If you are fortunate enough to live in a city as walkable as San Francisco, you know how important your choice of footwear is to your level of comfort as you meander through the weekend or charge through a workday. But, since our grade school educations don’t often include a primer on choosing shoes that work for your body, many of us are left to wonder what kinds of shoes are going to work best for us. It’s taken me many, many years to learn how to discern healthy shoes from clogs of the devil, and many clients often ask about the optimal shoe selection to support the changes that Rolfing® gives them, so here are a few key points to remember when buying shoes.
1. You are your best expert. I’ve seen cowboy boots with the official seal of approval from the American Podiatric Association that would put you on the fast track to bunion-ville and plantar fasciitis land. For some people such boots might be fine, but remember that if it doesn’t feel right TO YOU, it isn’t right FOR YOU — no matter what anyone or any professionals (myself included!) say.
2. Let your feet be feet and your ankles ankles. We’ve all heard stories of African marathon runners training barefoot all their lives, and many of us are rightfully awed by and jealous of their feats. When training barefoot, these runners are allowing their feet and ankles to function the way they’re supposed to — flexibly and according to the demands of the terrain. In just one of your feet, there are 26 bones that are capable of adapting to the surfaces you walk on if the soft tissues are moving the way they ideally should. I personally prefer shoes with no arch support and a thinner sole so that I can actually feel the cracks in the pavement, but your mileage may vary (see number 1 above). I know I couldn’t wear the shoes I wear today back when I was still suffering from daily bouts of plantar fasciitis.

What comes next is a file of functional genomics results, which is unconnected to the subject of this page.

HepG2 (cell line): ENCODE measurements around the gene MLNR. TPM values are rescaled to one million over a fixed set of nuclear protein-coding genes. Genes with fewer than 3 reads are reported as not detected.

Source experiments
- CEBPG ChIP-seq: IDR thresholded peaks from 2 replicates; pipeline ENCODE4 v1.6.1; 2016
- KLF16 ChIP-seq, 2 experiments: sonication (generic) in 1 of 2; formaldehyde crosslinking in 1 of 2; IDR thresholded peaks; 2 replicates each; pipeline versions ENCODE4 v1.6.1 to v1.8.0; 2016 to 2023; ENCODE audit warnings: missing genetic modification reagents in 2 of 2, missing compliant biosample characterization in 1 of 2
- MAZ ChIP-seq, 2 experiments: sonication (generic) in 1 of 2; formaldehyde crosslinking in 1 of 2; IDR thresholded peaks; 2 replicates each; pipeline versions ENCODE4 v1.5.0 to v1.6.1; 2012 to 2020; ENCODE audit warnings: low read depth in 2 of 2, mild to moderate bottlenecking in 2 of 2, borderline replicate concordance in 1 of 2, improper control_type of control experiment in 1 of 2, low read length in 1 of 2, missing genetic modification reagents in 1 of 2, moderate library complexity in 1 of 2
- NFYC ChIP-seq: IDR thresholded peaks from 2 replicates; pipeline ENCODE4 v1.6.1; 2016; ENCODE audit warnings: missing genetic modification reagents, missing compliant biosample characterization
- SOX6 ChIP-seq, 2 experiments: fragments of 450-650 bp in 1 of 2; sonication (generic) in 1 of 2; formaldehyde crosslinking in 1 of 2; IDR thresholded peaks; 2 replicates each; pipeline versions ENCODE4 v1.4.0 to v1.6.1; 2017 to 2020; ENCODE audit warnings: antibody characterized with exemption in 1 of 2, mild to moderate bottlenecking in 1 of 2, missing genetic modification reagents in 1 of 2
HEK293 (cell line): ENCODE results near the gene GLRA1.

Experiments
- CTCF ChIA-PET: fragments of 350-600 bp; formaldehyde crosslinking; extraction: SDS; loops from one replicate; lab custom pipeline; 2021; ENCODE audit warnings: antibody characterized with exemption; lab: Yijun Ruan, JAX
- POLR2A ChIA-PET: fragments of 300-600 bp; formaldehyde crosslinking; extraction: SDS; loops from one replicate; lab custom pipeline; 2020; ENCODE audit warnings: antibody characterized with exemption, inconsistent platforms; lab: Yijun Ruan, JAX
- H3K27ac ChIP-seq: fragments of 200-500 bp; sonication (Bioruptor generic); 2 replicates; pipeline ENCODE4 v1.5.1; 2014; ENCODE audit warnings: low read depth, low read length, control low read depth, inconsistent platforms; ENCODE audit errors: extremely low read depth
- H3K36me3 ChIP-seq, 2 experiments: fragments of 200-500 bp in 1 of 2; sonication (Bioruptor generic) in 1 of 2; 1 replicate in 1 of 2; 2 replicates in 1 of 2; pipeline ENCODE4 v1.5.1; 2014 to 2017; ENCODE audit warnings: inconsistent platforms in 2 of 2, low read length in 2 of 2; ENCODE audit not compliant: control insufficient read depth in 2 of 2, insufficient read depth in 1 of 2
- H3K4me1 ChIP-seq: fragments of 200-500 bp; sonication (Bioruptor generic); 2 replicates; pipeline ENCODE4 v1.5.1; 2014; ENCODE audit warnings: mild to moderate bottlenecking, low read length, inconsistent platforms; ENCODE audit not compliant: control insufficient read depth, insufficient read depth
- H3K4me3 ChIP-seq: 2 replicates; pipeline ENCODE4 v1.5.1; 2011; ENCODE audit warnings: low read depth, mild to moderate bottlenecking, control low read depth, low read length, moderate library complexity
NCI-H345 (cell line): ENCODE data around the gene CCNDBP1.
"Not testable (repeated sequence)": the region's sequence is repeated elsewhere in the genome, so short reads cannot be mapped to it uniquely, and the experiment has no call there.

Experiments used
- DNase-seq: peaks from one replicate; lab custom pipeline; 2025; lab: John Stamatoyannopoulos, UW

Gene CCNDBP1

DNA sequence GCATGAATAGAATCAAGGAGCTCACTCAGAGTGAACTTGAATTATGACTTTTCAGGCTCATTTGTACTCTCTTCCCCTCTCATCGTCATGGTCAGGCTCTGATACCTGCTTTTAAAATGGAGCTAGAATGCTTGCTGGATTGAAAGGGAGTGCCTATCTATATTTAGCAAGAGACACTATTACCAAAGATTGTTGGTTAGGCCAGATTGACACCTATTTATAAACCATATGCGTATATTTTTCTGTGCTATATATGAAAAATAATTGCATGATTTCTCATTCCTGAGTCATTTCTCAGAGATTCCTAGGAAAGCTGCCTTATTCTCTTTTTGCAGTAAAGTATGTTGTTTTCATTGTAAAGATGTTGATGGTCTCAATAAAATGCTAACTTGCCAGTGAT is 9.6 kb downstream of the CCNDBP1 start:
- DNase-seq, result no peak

- Don’t get the thickest sole you can find and only get as much arch support as you’re one hundred percent sure you need. If you wear stiff, thick soled shoes, your feet aren’t feeling anything but rubber. If you wear shoes with strong arch support, you are actually preventing the arches of your foot from compressing the way they are meant to, which changes the way impact moves through your whole body (and can end up doing in your back, neck, and shoulders).
- If you get boots, try to make sure your ankle can still bend in them so you don’t have to walk as if you have a set of permanently stubbed toes.
- Watch out for soles that tilt your foot in or out. My personal experience with and my observations of Converse sneakers tells me that those soles tilt your feet in and impair ankle movement, but again, you’re the expert.
3. Get the right size! If your shoes are too small, you’ll be cramping your toes and squeezing the life out of your precious feet. If they’re too big, they’ll probably cause you blisters and make your walk look, sound, and feel more like a clumsy shuffle than an easy stride. Your shoe shouldn’t feel quite like a glove, but it definitely shouldn’t feel like a bucket.
4. Keep function in mind. When you’re looking for shoes, know why you’re looking for them. Are they for running? Hiking? Looking pretty? Looking professional? Know the function and then try to find something that’s going to meet that need and the needs of your feet. If they’re just for cruising down Market, you may not have to be too terribly picky.
5. Enjoy and relax. There are few situations in life that are ever as nice as the way we idealize them. It’s hard finding shoes that are both functional and appropriate to one’s sense of style. High heels and men’s dress shoes are generally not great for you, as they paralyze your feet in an awkward position which, as you know, only feels natural after a good amount of acclimation. However, I would never recommend that you wear a pair of thin soled tennis shoes with a Vera Wang evening gown to the Black and White Ball nor a pair of Vibram Barefeet Shoes to play broom hockey.
And that’s it. Happy shoe hunting!